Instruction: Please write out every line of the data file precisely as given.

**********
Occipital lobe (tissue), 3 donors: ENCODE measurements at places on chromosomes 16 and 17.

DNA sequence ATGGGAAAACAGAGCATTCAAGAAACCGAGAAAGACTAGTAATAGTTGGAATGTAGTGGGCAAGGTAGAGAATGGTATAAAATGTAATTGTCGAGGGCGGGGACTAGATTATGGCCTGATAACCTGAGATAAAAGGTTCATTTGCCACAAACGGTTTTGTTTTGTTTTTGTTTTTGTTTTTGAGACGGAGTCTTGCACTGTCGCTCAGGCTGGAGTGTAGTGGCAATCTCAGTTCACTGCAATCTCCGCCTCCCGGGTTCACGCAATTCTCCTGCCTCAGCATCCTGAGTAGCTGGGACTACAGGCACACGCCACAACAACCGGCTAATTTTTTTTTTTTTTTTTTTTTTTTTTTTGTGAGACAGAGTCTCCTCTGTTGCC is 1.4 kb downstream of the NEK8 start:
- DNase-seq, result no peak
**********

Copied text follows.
Occipital lobe (tissue), 3 donors: ENCODE measurements at places on chromosomes 16 and 17.

DNA sequence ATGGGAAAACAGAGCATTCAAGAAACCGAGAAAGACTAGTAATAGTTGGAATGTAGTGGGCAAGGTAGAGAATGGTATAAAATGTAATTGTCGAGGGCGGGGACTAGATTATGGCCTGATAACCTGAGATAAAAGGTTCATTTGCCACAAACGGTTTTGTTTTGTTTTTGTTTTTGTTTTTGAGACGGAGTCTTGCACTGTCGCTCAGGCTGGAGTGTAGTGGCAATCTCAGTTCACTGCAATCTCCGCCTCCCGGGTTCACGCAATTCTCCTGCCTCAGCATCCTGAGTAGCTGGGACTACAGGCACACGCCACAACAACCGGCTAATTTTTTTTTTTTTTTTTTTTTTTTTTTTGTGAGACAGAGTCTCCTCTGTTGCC is 1.4 kb downstream of the NEK8 start:
- DNase-seq, result no peak